Growing up in a small tight knit community in southwest Pennsylvania was the worst thing ever, so says that part of me growing up in that town. Everyone in the town knew everyone else’s business, children had half a dozen parents, and there was a steady pace to life. I often thought, “I cannot wait to get out of here.” Eventually I did leave; I left the safety and comfort of my home of 18 years and moved across the country. The culture shock hit me during my first weeks of college.
I was suddenly very aware of how small town I was, and just how different my life was as compared to those of my new peers. My entire school, K-12 could fit into my residence hall. During the get to know you part of residence hall socialization was taking place with the year book perusing, I was asked if mine was an appendix, due to the fact that the almost two inch thick books were dwarfing what was my 120 pages. Then began the stories of high school experiences; extensive travel opportunities (abroad, concerts, plays, etc.), advanced placement classes, internships, high profile speakers at graduation. People talked about their first cars, second cars, all of which were made in the last 5 years. My car was made shortly after I was born. For the first time I was feeling self conscious about who I was, where I came from, and maybe even a little judged. I did not feel as if I was an equal to my peers because I did not have the experience, or similarities that I was used to having.
While reading Yosso’s article about cultural capital it got me thinking of what my small town added to my own cultural wealth and how this wealth has played into my own successes, failures, and approach to my personal and professional life.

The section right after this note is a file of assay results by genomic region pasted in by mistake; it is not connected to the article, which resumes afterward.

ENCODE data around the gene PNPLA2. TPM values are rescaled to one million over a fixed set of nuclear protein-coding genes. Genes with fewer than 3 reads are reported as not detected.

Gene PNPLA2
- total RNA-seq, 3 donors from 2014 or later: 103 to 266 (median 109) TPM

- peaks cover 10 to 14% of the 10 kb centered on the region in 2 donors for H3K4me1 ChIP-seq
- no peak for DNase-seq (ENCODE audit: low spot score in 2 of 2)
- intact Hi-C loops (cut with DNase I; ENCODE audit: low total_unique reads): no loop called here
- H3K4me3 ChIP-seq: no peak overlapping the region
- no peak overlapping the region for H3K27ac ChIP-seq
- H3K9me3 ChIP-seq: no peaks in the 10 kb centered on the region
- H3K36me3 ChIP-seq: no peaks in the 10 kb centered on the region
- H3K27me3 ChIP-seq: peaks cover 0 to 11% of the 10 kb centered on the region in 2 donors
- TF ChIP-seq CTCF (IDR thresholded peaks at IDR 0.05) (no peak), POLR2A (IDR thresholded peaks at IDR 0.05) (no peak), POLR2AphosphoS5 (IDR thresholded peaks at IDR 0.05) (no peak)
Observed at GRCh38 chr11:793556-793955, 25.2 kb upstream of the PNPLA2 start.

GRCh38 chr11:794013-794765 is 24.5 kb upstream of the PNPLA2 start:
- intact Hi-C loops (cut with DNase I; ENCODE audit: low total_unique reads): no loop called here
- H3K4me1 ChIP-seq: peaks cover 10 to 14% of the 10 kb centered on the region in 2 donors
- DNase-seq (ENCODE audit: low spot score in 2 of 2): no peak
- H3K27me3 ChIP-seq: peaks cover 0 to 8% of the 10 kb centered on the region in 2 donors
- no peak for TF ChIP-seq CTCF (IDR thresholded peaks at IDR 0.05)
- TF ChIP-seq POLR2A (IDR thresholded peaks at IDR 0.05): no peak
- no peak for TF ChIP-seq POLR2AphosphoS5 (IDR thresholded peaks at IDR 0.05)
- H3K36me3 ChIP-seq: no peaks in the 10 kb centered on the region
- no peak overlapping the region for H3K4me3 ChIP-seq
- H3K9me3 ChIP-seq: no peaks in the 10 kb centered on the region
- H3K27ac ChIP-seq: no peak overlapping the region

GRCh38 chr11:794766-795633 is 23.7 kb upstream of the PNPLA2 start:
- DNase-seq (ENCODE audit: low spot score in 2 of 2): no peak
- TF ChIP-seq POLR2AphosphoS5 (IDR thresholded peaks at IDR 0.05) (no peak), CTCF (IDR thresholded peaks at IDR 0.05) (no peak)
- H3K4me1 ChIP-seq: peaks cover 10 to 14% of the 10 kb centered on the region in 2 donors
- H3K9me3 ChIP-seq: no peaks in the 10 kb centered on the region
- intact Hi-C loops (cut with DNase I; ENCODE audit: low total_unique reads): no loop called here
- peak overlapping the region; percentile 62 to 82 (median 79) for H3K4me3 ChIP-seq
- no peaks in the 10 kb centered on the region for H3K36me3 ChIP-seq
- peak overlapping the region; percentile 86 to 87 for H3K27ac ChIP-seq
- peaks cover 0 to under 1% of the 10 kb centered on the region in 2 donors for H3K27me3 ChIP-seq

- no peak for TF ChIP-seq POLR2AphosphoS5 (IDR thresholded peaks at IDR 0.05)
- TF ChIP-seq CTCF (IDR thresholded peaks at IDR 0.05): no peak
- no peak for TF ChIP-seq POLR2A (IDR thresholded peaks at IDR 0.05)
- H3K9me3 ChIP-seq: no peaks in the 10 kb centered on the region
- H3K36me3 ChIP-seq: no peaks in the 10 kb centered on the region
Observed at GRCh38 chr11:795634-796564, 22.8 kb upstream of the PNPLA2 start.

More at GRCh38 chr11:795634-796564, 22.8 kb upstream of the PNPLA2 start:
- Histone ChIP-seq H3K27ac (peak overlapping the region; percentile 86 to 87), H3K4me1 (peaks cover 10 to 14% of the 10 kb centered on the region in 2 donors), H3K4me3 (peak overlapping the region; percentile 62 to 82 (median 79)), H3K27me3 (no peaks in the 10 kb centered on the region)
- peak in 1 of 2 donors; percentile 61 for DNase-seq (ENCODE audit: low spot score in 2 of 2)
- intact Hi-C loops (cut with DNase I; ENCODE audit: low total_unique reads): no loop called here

Yosso outlines six areas that add to one’s own capital: aspirational, linguistic, familial, social, navigational, and resistant (77-81). For my own case I have reflected on the importance that the community and teachers had on me, particularly in building aspirational capital. Aspirational capital is the ability to maintain hopes and dreams for the future, even with the perceived and real barriers (Yasso, 2005). Having grown up in the community that the minority was college educated and the majority farmers, coal miners, tool and die workers, and other blue collar jobs, I never had anyone tell me that college was not an option or did not support the idea.
Social capital is having the resources and networks of people to assist in navigating societal institutions (Yasso, 2005). For those that were in my community that went off to college and returned, mostly as teachers, they assisted me in application processes, reviewing course catalogues, suggestions for class schedules, and helping make connections with other individuals on similar career paths.
Now while my own take on the article does not relate to race, as I grew up in a very homogenized community, I see the theory take shape in that I grew up in a small rural environment that may not necessarily have all the benefits of some of the financially well of communities of my college peers. However because of the additional support and areas of capital afforded to me, I was able to leave my environment to better myself, and had great support.
By understanding how these area’s that contribute to cultural capital play into an individual’s own experience, one can better address the needs of the person to find the best ways to support and supplement services in order to promote success. Or in the case of self reflection, being able to see how a small boring town can be instrumental in the development and eventual success of someone.
Yosso, T.J. (2005). Whose culture has capital? A critical race theory discussion of community cultural wealth. Race Ethnicity and Education, (8)1,69-91.
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